7a
Figure 7:

This sagittal T1-weighted image of normal articular cartilage demonstrates the chemical shift artifact, with subtle mismapping in the x-axis of this image for signal from fat relative to signal from water, with fat shifted slightly to the right on this image, making the cortex next to cartilage at the trochlea (to the left) look artifactually thicker (long arrow), and the cortex posteriorly (to the right) on both the lateral femoral condyle and the patella look artifactually thinner (arrowheads).

 

8a
Figure 8:

A coronal proton density image demonstrates artifactually thick subchondral cortex and artifactually thin articular cartilage, at a thickness ratio of 2:1, caused by T2 signal loss at the intermediate and deep regions of the cartilage at both femoral and tibial aspects, with the resulting low signal in cartilage blending with the low signal from the subchondral bone (arrows). The normal ratio of thickness of subchondral bone to articular cartilage is approximately 1:6.

 

MRI features characteristic of OA include focal loss of articular (hyaline) cartilage, osteophytes, subchondral marrow lesions, and joint effusion. Frequently seen with OA and with a probable association are meniscal tears, especially meniscal extrusion, and periligamentous edema at the MCL11.

    • Articular cartilage loss: The main feature of OA is articular cartilage loss, which can range from surface fissuring (H), to surface fraying/mild loss (9a), to moderate loss (9b), and full-thickness loss (9c). Several of these features generally can be found at any one time in a knee with OA. The size of the resulting focal defects can vary significantly, and the location can vary although certain patterns prevail. These cartilage abnormalities all involve the articular surface of cartilage, with variation in the depth of involvement. With traumatic shear injury to cartilage, an injury may occur that does not communicate with the articular cartilage surface, usually with a linear extent of a couple of mm along the cartilage-bone interface, with signal of fluid, described as delamination (9d) at the transition region between cartilage and the stiffer underlying cortical bone. Articular cartilage defects have been found to have a high frequency of association with pain in several but not in all clinical studies12,13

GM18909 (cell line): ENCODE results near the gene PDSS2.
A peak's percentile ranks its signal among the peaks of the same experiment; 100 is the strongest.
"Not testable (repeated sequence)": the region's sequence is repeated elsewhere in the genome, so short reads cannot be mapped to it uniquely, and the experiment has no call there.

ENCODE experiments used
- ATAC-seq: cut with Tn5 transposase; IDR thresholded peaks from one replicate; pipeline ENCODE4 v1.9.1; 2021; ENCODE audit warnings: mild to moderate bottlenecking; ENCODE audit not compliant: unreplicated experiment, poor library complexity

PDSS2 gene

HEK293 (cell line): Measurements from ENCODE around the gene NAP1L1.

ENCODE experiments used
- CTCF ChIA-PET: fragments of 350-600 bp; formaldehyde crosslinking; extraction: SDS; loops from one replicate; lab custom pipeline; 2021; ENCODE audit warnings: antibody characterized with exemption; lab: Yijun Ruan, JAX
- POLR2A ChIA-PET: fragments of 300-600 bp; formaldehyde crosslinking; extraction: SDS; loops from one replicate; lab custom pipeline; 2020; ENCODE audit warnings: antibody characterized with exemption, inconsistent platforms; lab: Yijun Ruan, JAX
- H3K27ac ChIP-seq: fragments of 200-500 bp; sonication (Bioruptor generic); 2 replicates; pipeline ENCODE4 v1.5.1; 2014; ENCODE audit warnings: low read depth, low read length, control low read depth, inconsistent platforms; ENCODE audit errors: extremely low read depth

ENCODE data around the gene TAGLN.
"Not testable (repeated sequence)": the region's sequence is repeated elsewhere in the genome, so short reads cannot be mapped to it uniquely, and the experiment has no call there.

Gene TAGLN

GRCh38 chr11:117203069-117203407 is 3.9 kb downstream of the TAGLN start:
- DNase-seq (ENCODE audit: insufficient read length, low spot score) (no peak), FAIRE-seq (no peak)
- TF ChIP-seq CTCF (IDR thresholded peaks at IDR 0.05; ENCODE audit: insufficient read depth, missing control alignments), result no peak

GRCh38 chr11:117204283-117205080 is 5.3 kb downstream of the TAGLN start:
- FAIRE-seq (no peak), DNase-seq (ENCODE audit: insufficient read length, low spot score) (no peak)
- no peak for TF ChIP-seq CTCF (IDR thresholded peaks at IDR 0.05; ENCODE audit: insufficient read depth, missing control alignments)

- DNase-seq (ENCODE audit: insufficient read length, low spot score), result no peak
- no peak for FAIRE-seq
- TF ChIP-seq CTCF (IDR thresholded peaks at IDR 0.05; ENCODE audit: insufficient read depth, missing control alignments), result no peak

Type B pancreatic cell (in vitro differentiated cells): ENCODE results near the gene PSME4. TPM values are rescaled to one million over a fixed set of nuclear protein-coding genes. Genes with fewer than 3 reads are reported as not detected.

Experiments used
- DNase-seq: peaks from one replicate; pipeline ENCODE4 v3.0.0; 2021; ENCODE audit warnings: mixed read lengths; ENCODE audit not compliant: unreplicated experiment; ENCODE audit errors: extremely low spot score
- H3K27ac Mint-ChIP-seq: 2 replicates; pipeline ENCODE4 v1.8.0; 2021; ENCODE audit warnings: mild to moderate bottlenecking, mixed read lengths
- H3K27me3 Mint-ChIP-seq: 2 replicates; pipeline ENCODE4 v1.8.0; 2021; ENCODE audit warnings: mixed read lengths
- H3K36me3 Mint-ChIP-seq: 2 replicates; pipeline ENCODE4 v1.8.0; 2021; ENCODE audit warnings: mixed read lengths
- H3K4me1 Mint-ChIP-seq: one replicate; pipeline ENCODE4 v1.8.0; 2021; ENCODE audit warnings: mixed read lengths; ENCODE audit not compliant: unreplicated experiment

9a
9b
9c
9d
Figure 9:

Images illustrating articular cartilage fissuring (9a), surface fraying and mild loss (9b), moderate loss (partial-thickness) (9c), and severe loss (full-thickness) (9d). Fissuring (9a) represents disruption at right angle to the cartilage surface, and may extend to partial (arrow) or full thickness of cartilage. Surface fraying often results in an undulating (9b, arrow) or jagged contour, sometimes with subtle fissuring. Moderate loss can be difficult to identify correctly, as signal loss at deeper cartilage layers may cause this to look like full-thickness loss (9c, arrow); compare with adjacent normal cartilage (arrowhead). With full-thickness loss, the exposed bony margin is often sharply defined (9d, long arrows), outlined by joint fluid, compared to adjacent partial-thickness loss (K, arrowheads).

 

10a
Figure 10:

A proton density axial image shows a delamination injury (arrow) to cartilage at the cartilage-bone interface at the medial patellar facet, after trauma to the knee.